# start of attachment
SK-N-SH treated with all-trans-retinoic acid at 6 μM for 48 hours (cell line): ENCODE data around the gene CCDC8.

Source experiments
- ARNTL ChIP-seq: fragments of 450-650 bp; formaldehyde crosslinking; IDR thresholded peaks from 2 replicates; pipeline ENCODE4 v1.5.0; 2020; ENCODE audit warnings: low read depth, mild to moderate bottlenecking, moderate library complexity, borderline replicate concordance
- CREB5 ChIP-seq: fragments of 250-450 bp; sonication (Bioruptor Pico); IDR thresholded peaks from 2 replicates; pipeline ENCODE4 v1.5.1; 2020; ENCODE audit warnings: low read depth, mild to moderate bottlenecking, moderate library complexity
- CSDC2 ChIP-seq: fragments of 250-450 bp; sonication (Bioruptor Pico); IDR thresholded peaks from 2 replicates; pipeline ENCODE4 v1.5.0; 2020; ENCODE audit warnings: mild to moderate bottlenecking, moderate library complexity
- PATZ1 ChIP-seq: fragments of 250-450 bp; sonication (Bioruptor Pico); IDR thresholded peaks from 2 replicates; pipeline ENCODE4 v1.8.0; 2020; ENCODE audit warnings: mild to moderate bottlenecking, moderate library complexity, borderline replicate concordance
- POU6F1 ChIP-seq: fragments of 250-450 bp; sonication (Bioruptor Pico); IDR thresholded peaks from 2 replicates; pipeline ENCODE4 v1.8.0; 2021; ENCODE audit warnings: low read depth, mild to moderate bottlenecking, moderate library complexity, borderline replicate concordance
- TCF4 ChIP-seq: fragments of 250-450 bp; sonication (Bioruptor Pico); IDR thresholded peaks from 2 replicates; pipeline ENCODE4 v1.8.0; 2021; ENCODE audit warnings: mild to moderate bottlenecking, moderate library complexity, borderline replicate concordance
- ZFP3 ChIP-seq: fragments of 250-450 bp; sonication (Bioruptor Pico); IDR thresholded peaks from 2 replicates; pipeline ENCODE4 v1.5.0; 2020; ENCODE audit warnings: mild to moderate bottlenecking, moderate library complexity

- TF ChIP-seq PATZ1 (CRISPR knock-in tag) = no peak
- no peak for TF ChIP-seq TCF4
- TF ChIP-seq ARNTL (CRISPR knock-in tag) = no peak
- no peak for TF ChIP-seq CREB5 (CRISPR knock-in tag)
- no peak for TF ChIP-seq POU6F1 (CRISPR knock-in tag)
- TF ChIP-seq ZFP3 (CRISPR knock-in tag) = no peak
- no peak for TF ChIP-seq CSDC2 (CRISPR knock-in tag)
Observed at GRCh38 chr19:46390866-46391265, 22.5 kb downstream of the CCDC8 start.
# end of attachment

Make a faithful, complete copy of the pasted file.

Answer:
SK-N-SH treated with all-trans-retinoic acid at 6 μM for 48 hours (cell line): ENCODE data around the gene CCDC8.

Source experiments
- ARNTL ChIP-seq: fragments of 450-650 bp; formaldehyde crosslinking; IDR thresholded peaks from 2 replicates; pipeline ENCODE4 v1.5.0; 2020; ENCODE audit warnings: low read depth, mild to moderate bottlenecking, moderate library complexity, borderline replicate concordance
- CREB5 ChIP-seq: fragments of 250-450 bp; sonication (Bioruptor Pico); IDR thresholded peaks from 2 replicates; pipeline ENCODE4 v1.5.1; 2020; ENCODE audit warnings: low read depth, mild to moderate bottlenecking, moderate library complexity
- CSDC2 ChIP-seq: fragments of 250-450 bp; sonication (Bioruptor Pico); IDR thresholded peaks from 2 replicates; pipeline ENCODE4 v1.5.0; 2020; ENCODE audit warnings: mild to moderate bottlenecking, moderate library complexity
- PATZ1 ChIP-seq: fragments of 250-450 bp; sonication (Bioruptor Pico); IDR thresholded peaks from 2 replicates; pipeline ENCODE4 v1.8.0; 2020; ENCODE audit warnings: mild to moderate bottlenecking, moderate library complexity, borderline replicate concordance
- POU6F1 ChIP-seq: fragments of 250-450 bp; sonication (Bioruptor Pico); IDR thresholded peaks from 2 replicates; pipeline ENCODE4 v1.8.0; 2021; ENCODE audit warnings: low read depth, mild to moderate bottlenecking, moderate library complexity, borderline replicate concordance
- TCF4 ChIP-seq: fragments of 250-450 bp; sonication (Bioruptor Pico); IDR thresholded peaks from 2 replicates; pipeline ENCODE4 v1.8.0; 2021; ENCODE audit warnings: mild to moderate bottlenecking, moderate library complexity, borderline replicate concordance
- ZFP3 ChIP-seq: fragments of 250-450 bp; sonication (Bioruptor Pico); IDR thresholded peaks from 2 replicates; pipeline ENCODE4 v1.5.0; 2020; ENCODE audit warnings: mild to moderate bottlenecking, moderate library complexity

- TF ChIP-seq PATZ1 (CRISPR knock-in tag) = no peak
- no peak for TF ChIP-seq TCF4
- TF ChIP-seq ARNTL (CRISPR knock-in tag) = no peak
- no peak for TF ChIP-seq CREB5 (CRISPR knock-in tag)
- no peak for TF ChIP-seq POU6F1 (CRISPR knock-in tag)
- TF ChIP-seq ZFP3 (CRISPR knock-in tag) = no peak
- no peak for TF ChIP-seq CSDC2 (CRISPR knock-in tag)
Observed at GRCh38 chr19:46390866-46391265, 22.5 kb downstream of the CCDC8 start.